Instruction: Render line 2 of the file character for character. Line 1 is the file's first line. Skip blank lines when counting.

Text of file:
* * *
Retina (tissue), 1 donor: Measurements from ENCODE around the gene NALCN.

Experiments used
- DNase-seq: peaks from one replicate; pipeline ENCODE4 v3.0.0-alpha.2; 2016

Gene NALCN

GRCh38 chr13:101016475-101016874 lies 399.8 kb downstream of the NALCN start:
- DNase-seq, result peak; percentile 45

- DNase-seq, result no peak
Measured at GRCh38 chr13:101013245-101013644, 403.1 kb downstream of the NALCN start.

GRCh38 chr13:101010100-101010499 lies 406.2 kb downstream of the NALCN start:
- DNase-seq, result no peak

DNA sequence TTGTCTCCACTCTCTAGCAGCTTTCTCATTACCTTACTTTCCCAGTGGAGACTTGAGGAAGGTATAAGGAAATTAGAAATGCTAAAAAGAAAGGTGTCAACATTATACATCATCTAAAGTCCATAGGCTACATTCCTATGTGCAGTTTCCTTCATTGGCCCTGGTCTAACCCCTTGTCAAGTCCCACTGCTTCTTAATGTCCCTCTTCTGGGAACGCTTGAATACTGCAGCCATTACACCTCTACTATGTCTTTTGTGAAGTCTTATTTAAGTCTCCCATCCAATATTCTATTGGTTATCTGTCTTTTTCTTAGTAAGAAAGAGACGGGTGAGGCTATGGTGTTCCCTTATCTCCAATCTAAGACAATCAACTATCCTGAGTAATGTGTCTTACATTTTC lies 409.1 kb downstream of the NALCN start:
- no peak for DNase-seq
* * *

Experiments used